Taoiseach calls for greater consultation on erection of pylons

FF leader repeats demand for independent international assessment

The Government, said Mr Kenny, did not speak for EirGrid and had no function in determining whether it should recommend a particular, or series, of locations for the erection of pylons.

The Government, said Mr Kenny, did not speak for EirGrid and had no function in determining whether it should recommend a particular, or series, of locations for the erection of pylons.

Thu, Dec 12, 2013, 01:10



Taoiseach Enda Kenny has called for greater consultation with communities on the erection of pylons. He said communication must be real and take on board people’s concerns and questions and deal with them in as comprehensive a manner as possible.

“I know that in some cases these consultations have not been as full as I would like. There is a need for a balanced and rational discussion on what we want to do.”

Mr Kenny was replying to Fianna Fáil leader Micheál Martin, who repeated his call for an independent international assessment of EirGrid’s 25 proposals on the upgrade and expansion of the national grid using only overground pylons.

“Thousands of people have turned up at public meetings to voice their anger and concern about a range of issues, from the impact of this project on people’s health to the character of our landscape and cultural heritage and on residential housing and amenities.”

He said the consultation process, in terms of addressing people’s genuine concerns, had not been full and meaningful.

Key decisions
“In particular, it appears the key decisions, namely the erection of a single string of mega-pylons from Knockraha in Cork to Dunstown in Kildare and the ruling-out of any underground cabling, were made in advance of that consultation process,’’ Mr Martin added.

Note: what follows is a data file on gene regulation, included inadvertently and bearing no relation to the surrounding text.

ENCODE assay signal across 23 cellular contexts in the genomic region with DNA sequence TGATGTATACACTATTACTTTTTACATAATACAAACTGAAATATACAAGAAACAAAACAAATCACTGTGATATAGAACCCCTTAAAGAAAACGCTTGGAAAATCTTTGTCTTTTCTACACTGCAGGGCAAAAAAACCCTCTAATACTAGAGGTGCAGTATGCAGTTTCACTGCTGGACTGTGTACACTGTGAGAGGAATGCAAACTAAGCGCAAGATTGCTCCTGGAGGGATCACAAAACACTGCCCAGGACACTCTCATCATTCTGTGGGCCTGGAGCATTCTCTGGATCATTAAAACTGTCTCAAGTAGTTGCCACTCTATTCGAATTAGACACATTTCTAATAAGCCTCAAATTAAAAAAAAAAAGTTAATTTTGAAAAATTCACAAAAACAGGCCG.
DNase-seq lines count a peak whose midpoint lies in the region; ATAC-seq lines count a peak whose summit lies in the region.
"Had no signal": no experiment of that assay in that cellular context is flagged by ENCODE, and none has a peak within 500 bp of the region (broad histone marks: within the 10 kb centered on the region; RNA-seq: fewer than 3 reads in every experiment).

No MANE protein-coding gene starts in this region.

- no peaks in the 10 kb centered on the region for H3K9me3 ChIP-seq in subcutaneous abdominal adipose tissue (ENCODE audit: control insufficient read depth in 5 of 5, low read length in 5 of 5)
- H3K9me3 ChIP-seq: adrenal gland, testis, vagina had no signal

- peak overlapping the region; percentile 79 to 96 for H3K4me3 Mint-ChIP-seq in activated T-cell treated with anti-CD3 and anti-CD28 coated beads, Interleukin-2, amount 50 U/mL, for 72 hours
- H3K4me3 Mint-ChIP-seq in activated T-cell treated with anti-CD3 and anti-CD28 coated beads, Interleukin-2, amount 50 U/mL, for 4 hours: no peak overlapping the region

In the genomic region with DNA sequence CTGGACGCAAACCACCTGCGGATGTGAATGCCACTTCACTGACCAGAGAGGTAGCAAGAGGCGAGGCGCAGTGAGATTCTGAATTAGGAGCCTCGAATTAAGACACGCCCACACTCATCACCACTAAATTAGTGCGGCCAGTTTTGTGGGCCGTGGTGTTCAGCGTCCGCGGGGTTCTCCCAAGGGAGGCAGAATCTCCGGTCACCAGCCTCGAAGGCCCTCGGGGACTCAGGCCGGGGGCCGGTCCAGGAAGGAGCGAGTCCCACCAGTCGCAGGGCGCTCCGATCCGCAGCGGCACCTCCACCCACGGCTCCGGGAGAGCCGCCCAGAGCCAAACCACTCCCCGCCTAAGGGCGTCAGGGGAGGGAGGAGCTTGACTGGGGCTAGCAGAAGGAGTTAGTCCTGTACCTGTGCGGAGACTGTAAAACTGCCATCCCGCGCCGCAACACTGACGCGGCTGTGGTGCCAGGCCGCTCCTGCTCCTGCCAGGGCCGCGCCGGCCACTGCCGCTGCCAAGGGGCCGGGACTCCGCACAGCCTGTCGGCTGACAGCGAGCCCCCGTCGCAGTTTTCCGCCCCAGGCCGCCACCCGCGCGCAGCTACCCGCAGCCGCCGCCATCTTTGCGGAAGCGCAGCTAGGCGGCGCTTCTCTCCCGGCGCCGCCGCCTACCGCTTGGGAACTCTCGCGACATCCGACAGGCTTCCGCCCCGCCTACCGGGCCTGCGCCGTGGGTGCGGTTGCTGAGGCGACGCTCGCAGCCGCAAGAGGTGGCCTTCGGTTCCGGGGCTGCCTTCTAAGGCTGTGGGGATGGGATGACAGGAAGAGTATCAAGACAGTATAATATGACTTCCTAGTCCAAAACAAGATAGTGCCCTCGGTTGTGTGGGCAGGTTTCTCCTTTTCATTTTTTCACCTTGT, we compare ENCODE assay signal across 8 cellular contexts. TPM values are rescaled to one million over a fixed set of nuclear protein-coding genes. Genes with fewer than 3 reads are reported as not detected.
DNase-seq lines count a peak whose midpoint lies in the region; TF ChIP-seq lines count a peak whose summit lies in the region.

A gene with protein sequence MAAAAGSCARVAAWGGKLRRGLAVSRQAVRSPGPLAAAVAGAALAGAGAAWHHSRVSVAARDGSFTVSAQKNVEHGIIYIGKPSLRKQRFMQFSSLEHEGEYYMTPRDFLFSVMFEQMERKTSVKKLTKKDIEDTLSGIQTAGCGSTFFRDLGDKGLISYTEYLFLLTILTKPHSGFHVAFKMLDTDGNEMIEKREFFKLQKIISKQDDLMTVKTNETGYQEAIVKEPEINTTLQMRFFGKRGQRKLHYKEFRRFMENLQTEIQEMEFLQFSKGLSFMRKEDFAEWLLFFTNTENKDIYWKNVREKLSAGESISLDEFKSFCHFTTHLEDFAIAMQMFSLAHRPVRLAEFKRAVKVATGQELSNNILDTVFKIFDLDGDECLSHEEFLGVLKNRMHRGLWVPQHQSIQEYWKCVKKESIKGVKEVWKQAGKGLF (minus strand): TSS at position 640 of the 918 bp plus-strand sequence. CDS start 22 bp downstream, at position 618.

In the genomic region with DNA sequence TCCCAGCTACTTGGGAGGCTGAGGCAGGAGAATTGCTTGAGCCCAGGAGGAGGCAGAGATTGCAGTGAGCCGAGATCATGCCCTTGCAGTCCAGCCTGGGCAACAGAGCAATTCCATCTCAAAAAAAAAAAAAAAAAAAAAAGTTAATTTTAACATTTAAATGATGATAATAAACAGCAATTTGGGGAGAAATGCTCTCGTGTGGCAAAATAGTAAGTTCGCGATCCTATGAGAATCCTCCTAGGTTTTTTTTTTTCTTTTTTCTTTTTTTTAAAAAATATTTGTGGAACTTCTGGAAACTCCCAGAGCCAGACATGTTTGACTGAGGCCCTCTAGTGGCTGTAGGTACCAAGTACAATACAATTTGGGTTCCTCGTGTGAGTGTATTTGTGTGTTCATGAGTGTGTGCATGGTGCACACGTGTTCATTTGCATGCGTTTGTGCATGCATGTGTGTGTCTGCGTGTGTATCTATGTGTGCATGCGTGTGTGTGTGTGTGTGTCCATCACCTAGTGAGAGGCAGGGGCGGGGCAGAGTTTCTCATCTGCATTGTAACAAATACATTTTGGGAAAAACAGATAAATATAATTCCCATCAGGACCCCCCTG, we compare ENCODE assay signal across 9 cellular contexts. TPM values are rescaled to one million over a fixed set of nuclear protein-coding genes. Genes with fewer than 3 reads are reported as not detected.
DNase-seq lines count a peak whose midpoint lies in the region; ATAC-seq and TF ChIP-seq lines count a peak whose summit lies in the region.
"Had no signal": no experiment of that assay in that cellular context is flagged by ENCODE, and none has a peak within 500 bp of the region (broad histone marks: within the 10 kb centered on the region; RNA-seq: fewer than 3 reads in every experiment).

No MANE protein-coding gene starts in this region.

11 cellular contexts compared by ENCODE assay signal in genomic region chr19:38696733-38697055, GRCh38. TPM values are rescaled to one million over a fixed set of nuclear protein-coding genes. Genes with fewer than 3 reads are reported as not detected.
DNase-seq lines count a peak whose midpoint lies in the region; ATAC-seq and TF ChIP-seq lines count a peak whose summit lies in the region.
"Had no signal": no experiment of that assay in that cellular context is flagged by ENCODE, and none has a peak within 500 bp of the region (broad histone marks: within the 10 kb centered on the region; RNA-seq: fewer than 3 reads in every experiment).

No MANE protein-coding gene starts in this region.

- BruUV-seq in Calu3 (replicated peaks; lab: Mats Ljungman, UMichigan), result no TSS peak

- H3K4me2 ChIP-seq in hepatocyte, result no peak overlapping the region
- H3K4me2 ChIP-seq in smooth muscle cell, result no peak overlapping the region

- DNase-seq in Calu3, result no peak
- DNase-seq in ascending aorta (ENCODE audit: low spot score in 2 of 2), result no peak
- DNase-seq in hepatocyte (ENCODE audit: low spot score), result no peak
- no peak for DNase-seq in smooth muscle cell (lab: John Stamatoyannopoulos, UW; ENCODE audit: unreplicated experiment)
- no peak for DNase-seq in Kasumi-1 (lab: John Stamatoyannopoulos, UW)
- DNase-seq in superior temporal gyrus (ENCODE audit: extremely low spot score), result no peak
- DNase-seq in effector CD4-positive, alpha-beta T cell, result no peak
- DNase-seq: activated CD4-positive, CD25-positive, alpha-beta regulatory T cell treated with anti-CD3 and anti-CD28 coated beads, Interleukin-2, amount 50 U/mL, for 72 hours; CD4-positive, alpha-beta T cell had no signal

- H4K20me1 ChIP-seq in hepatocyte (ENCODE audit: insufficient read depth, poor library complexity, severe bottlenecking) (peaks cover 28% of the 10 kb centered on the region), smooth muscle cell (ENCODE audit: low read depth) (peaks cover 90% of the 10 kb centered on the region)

He said in Denmark pylons erected overground had been taken down and a different set of options, in terms of its grid and power lines, had been adopted.

Mr Kenny said the Fianna Fáil leader was himself not very clear in terms of what he was proposing. There was always controversy in the country on issues such as the development of dual-carriageways or motorways, the provision of gas lines or wind turbines or, in the current case, upgrade and expansion of the electricity grid.

“As the leader of the Fianna Fáil party, Deputy Martin understands very well that our country cannot be left bereft of infrastructure for investment purposes. Unfortunately, we have not yet arrived at the point where it is possible to transmit power without cables.’’

The Government, said Mr Kenny, did not speak for EirGrid and had no function in determining whether it should recommend a particular, or series, of locations for the erection of pylons. An assessment by the previous government had determined that the cost of an underground line would be three times more costly than overground.

Degree of capacity
“While we have a degree of capacity now owing to the unfortunate circumstances within our economy, a time will come, with Ireland now being recognised by some influential entities as being the best country in which to do business, when we will have to decide what it is we want to do.’’

Mr Kenny said he understood that a cable of that magnitude, if buried, would need to be dug up every so often using converters which were very expensive.

“People say they want jobs all over the country. We cannot have them without infrastructure such as water, communications, roads and power.’’

Mr Martin said the problem was that EirGrid decided on one particular option and then sought to ram it down people’s throats. He added that Minister for Tourism Leo Varadkar had said he supported Fáilte Ireland’s concerns about the risks to heritage amenities and scenic landscapes. “There will be mega-pylons across the Comeragh mountains, for example.’’

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